Sit and watch by her side an hour. That is her book-shelf, this her bed;

She plucked that piece of geranium-flower, Beginning to die too, in the glass;

Little has yet been changed, I think: The shutters are shut, no light may pass Save two long rays thro' the hinge's chink.

Sixteen years old when she died!

Perhaps she had scarcely heard my name; It was not her time to love; beside,

Her life had many a hope and aim, Duties enough and little cares,

And now was quiet, now astir, Till God's hand beckoned unawares,

And the sweet white brow is all of her.

Is it too late then, Evelyn Hope?

What, your soul was pure and true, The good stars met in your horoscope, Made you of spirit, fire and dewAnd, just because I was thrice as old

And our paths in the world diverged so wide, Each was nought to each, must I be told? We were fellow mortals, nought beside?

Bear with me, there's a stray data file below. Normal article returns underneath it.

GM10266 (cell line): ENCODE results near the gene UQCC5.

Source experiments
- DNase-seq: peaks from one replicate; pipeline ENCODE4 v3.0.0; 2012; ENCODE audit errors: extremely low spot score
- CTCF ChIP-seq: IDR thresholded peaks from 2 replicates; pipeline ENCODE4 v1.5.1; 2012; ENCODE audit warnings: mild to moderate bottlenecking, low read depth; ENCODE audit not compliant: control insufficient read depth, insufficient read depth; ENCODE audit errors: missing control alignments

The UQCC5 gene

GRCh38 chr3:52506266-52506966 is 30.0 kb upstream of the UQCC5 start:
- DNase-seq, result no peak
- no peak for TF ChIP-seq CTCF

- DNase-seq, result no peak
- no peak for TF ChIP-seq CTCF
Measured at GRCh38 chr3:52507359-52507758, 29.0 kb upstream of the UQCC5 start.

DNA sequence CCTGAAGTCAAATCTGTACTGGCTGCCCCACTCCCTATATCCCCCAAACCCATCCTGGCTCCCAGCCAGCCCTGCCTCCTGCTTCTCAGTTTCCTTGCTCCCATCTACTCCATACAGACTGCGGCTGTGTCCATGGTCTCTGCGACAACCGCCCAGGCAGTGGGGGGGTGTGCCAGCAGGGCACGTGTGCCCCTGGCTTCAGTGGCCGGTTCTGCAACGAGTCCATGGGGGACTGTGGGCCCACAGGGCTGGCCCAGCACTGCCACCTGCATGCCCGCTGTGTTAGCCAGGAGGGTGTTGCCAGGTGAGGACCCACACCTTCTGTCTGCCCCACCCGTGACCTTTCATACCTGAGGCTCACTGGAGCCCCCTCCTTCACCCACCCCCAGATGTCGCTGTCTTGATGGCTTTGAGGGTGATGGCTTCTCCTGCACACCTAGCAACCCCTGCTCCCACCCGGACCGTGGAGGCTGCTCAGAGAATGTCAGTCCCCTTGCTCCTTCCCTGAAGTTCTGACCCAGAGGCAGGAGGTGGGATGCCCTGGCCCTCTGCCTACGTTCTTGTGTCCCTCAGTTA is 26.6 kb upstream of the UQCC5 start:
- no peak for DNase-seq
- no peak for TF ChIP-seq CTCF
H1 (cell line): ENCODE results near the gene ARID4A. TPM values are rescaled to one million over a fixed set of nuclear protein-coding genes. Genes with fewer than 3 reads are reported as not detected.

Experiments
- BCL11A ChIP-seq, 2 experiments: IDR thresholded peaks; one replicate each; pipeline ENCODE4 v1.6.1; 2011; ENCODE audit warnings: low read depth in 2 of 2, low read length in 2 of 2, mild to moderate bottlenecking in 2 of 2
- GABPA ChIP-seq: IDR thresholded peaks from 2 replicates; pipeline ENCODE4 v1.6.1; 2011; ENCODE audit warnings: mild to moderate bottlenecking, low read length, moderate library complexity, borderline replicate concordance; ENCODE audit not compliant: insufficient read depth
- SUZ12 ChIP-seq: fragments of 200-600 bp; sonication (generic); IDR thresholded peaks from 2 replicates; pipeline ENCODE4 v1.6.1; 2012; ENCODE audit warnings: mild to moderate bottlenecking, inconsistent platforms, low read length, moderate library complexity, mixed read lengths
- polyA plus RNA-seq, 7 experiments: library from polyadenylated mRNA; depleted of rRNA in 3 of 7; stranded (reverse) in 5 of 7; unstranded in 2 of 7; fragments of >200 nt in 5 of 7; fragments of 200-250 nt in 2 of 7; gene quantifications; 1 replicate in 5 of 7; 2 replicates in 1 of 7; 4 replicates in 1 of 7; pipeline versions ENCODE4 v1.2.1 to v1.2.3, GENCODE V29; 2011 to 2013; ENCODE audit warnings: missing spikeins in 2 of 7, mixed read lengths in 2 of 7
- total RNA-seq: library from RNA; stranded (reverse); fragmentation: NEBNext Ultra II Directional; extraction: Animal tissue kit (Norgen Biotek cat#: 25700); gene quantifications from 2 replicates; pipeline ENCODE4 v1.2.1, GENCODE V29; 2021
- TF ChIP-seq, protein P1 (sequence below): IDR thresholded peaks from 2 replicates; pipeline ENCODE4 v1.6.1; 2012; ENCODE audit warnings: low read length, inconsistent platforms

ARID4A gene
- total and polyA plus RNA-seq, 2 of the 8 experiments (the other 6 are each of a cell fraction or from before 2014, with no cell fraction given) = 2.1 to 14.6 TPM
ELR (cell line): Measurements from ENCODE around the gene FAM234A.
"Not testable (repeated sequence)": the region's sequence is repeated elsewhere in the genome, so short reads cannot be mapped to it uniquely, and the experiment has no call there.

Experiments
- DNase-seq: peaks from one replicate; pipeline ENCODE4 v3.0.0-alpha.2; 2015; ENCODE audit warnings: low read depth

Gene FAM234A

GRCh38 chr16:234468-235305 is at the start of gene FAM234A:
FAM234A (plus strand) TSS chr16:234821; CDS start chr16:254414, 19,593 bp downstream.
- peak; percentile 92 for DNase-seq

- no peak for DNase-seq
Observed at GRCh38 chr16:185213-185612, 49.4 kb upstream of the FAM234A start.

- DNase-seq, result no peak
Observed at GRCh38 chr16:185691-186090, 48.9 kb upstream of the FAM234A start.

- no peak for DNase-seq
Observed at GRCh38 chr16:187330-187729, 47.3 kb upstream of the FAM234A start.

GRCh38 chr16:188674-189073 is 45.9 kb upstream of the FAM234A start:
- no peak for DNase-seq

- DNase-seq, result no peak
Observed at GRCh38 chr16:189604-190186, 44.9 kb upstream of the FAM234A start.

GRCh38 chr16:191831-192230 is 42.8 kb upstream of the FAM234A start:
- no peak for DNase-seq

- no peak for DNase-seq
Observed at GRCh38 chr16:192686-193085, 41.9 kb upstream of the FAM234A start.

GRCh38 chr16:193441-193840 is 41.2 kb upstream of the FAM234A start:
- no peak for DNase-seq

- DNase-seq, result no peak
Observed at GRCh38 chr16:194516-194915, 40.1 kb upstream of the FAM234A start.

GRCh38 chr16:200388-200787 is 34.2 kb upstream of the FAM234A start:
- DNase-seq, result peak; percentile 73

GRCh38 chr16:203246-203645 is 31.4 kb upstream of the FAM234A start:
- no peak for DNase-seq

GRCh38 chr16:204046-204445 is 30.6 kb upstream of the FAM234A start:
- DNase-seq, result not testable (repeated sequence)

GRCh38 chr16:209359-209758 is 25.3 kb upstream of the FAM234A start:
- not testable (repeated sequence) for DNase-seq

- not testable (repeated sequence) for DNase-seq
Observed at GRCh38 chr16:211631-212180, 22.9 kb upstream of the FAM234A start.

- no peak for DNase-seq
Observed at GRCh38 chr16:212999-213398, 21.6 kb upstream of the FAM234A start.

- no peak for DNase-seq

No, indeed! for God above

Is great to grant, as mighty to make, And creates the love to reward the love:

I claim you still, for my own love's sake!
Delayed it may be for more lives yet,

Through worlds I shall traverse, not a few:
Much is to learn, much to forget
Ere the time be come for taking you.

But the time will come,-at last it will,

When, Evelyn Hope, what meant (I shall say)
In the lower earth, in the years long still,
That body and soul so pure and gay?
Why your hair was amber, I shall divine,

And your mouth of your own geranium's red-
And what you would do with me, in fine,

In the new life come in the old one's stead.

I have lived (I shall say) so much since then,
Given up myself so many times,
Gained me the gains of various men,
Ransacked the ages, spoiled the climes;
Yet one thing, one, in my soul's full scope,
Either I missed or itself missed me:
And I want and find you, Evelyn Hope!
What is the issue? let us see!

I loved you, Evelyn, all the while.

My heart seemed full as it could hold? There was place and to spare for the frank young smile, And the red young mouth, and the hair's young gold.

So, hush, I will give you this leaf to keep:

See, I shut it inside the sweet cold hand! There, that is our secret: go to sleep!

You will wake, and remember, and understand.

« AnteriorContinuar »